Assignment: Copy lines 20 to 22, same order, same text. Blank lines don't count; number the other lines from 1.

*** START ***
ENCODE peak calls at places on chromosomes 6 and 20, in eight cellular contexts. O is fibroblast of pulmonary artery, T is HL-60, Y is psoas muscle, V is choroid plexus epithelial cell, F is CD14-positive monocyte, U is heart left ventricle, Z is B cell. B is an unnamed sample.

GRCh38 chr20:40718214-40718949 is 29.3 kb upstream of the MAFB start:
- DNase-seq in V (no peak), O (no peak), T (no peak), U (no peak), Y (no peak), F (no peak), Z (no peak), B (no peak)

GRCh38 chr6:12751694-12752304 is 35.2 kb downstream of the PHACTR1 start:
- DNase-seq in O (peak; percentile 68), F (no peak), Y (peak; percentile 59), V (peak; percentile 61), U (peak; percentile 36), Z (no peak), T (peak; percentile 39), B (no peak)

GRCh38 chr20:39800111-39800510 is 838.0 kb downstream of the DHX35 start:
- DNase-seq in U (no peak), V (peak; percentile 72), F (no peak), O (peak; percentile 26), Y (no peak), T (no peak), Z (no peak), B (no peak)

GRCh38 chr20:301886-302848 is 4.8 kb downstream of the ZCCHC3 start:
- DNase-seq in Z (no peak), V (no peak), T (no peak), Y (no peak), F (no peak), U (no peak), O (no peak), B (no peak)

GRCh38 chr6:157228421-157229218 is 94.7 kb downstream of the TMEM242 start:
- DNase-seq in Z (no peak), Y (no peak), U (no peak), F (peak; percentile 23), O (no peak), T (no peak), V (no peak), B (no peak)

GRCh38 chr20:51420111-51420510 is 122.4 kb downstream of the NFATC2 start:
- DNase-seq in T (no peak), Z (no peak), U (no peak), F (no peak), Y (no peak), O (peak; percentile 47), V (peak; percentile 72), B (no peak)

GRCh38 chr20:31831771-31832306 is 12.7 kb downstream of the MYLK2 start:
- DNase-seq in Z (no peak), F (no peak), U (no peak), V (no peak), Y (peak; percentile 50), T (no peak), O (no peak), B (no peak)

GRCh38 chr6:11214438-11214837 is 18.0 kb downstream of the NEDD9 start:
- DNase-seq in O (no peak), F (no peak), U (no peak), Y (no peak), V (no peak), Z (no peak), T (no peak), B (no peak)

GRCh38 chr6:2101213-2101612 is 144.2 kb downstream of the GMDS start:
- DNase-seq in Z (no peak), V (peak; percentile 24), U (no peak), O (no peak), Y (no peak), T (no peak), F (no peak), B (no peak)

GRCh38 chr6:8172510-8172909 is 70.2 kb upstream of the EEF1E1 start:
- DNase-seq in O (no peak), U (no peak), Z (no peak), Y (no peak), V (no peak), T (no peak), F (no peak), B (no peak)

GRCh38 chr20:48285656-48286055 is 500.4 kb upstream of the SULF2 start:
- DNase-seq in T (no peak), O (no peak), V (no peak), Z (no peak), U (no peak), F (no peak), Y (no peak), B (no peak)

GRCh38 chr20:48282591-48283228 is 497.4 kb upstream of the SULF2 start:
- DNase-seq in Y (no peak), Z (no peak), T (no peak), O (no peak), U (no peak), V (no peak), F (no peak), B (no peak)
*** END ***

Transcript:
GRCh38 chr6:8172510-8172909 is 70.2 kb upstream of the EEF1E1 start:
- DNase-seq in O (no peak), U (no peak), Z (no peak), Y (no peak), V (no peak), T (no peak), F (no peak), B (no peak)

GRCh38 chr20:48285656-48286055 is 500.4 kb upstream of the SULF2 start: